SANCTUM is inspired by true events and the operative word here is “inspired” because based on what I saw, the filmmakers undoubtedly used a gigantic creative license to play with the story. With that said, I wish this movie had been a documentary so that we could have seen what the true story was about. Considering the film’s co-writer supposedly underwent a near death experience, I can’t imagine why the filmmakers would find it necessary to add to the story to make it interesting (assuming the co-writer’s experience was interesting). In fact, it might have provided for a far more entertaining film had the writer and director not attempted to tell a story since they clearly were unable to do so anyway.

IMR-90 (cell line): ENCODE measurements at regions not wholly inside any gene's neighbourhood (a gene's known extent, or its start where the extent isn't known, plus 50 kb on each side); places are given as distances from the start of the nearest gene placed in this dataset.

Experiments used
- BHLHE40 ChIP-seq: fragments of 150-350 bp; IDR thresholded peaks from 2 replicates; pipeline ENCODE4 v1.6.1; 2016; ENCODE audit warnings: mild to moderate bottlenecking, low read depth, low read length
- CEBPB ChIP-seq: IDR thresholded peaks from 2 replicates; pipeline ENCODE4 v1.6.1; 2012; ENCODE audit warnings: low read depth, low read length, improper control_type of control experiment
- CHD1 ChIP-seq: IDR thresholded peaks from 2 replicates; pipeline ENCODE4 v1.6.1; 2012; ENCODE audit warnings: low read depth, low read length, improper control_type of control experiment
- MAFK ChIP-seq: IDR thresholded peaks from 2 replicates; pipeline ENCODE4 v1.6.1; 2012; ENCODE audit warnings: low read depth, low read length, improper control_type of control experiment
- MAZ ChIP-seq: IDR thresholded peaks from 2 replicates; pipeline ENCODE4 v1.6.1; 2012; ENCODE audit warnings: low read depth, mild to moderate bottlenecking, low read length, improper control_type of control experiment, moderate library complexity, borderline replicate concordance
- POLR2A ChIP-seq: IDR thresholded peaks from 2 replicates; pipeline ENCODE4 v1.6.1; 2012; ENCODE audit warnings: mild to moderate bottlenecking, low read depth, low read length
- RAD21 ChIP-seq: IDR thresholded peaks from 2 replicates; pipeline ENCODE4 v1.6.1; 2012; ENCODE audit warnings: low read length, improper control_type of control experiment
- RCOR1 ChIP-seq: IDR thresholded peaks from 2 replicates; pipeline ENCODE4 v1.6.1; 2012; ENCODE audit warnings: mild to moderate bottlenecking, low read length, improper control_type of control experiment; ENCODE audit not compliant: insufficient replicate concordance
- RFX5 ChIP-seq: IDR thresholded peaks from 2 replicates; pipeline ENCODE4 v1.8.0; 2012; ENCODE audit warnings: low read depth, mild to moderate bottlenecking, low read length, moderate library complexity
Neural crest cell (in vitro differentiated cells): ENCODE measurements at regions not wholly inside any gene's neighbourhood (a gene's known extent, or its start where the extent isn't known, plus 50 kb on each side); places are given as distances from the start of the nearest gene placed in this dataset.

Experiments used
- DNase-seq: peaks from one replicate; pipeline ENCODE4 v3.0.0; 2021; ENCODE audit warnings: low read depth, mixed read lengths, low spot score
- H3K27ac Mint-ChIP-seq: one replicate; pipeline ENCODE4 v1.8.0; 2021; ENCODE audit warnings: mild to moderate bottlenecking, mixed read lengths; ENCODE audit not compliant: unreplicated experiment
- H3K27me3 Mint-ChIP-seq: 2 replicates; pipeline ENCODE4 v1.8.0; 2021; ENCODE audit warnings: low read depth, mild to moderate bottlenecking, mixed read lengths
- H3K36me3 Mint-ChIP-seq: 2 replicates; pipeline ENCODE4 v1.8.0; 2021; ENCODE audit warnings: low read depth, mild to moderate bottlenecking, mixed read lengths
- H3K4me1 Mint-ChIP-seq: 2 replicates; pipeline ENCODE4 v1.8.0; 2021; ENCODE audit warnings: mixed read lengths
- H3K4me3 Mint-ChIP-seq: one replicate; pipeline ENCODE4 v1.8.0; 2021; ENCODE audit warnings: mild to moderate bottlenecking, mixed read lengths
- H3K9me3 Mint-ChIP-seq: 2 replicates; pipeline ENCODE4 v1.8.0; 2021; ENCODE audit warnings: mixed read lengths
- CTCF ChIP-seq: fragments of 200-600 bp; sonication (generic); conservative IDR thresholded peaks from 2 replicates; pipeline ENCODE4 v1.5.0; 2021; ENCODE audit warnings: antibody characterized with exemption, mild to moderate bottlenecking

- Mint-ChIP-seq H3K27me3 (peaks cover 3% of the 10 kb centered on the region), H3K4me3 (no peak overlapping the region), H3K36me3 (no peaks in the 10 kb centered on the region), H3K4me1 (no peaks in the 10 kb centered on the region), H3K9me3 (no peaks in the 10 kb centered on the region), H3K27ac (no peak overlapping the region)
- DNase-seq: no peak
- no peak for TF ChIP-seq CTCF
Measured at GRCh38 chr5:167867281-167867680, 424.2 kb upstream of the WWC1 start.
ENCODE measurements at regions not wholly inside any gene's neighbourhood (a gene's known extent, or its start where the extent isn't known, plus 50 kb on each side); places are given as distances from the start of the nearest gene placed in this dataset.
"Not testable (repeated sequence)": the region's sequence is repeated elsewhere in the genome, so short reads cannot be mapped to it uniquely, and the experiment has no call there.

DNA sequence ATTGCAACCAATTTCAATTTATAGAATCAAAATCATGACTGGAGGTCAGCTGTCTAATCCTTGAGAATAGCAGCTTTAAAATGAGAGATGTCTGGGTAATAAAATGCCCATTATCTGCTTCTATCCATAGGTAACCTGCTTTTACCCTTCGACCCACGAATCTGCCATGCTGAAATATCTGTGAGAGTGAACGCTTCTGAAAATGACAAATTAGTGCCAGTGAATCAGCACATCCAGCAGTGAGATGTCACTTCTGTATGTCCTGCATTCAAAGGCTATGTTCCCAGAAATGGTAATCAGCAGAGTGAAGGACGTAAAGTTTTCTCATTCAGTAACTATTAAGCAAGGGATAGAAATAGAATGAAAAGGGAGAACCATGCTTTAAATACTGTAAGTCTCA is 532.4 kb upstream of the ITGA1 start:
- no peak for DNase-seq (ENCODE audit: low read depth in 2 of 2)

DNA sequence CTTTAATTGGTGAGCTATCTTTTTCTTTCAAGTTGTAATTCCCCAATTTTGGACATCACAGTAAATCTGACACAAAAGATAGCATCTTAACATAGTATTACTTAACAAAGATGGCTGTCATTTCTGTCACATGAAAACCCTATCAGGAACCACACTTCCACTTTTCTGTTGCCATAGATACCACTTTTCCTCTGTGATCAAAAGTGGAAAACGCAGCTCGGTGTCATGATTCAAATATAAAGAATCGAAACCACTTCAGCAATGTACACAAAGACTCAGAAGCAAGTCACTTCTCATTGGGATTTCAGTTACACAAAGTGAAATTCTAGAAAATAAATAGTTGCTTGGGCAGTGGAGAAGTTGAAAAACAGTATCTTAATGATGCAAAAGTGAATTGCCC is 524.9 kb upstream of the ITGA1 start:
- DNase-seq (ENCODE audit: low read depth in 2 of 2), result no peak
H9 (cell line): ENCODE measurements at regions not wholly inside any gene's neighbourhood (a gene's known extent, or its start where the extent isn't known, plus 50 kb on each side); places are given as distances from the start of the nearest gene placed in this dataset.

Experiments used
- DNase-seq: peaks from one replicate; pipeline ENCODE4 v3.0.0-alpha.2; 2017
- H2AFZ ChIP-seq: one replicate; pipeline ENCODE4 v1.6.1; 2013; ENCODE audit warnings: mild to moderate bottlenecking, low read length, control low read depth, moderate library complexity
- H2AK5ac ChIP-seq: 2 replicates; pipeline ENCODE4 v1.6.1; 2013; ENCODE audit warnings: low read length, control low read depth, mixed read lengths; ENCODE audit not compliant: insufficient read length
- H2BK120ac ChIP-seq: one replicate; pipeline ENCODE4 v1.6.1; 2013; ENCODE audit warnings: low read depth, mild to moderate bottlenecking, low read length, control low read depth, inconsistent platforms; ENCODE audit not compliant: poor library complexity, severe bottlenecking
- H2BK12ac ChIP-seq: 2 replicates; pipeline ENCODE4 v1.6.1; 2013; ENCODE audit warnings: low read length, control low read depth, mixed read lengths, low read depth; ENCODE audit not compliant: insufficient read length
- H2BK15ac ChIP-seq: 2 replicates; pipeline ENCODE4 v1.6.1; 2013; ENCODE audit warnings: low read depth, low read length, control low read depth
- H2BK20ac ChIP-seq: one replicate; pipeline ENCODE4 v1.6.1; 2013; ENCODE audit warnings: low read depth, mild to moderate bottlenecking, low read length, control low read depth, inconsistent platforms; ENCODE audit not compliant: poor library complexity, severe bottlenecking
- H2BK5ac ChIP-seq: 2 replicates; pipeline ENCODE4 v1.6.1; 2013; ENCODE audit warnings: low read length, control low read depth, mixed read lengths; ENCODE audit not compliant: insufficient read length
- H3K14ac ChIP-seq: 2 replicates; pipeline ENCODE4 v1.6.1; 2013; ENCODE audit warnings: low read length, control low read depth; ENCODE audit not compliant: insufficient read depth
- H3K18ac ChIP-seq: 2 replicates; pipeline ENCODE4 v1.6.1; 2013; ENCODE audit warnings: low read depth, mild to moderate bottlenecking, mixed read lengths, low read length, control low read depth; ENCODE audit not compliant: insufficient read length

If there’s anything positive to say about the movie, SANCTUM has an interesting premise. It deals with underground and underwater caves that no human has yet explored. SANCTUM held a lot of potential to be an exciting ride, especially if you’re claustrophobic. Unfortunately, lack of talent and inexperience plagues this movie from the start. I was surprised such a novice was hired to helm this film because what SANCTUM really needed was someone of James Cameron’s caliber who understands story and character and is able to stage dramatic action sequences. Some might think that with such a strong premise, not a whole lot is needed to produce a good film. However, as you can see from the end result here, just because you’re handed a good idea on a silver platter doesn’t mean you can’t fuck it up.